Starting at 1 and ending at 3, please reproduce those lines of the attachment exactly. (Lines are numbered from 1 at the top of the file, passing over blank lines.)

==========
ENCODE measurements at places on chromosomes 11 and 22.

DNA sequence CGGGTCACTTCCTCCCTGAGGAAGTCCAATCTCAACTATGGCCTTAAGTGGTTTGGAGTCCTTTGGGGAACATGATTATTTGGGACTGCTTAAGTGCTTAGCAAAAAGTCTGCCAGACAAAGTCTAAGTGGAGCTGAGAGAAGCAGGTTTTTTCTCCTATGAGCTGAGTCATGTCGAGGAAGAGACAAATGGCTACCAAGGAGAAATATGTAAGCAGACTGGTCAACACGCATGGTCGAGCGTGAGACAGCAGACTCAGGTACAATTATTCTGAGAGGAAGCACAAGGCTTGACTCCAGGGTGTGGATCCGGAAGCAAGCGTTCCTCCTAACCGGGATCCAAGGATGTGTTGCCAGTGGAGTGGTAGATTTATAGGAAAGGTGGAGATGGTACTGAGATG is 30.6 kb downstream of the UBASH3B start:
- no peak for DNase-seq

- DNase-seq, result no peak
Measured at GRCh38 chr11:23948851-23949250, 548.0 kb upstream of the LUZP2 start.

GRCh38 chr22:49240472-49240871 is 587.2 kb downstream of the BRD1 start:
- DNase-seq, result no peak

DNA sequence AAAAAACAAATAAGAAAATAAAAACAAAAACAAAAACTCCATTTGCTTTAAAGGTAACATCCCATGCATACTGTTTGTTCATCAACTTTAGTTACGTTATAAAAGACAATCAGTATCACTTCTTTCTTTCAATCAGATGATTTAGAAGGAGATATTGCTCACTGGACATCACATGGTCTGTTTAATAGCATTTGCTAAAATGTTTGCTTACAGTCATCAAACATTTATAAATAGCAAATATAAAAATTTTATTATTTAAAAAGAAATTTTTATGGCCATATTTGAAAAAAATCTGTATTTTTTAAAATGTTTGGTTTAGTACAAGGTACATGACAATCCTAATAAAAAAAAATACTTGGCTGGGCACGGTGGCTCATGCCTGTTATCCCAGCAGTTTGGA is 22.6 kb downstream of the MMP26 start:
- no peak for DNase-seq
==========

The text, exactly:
ENCODE measurements at places on chromosomes 11 and 22.

DNA sequence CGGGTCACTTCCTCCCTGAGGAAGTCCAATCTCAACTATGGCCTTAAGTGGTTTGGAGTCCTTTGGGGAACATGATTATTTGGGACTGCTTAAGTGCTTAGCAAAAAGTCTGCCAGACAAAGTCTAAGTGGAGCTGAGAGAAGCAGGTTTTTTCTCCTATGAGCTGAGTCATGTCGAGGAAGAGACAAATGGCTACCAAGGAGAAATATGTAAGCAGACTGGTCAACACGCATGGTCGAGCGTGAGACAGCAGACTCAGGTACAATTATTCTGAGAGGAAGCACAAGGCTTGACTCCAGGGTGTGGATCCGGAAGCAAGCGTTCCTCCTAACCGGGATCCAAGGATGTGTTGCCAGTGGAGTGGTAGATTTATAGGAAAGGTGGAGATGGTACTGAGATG is 30.6 kb downstream of the UBASH3B start:
- no peak for DNase-seq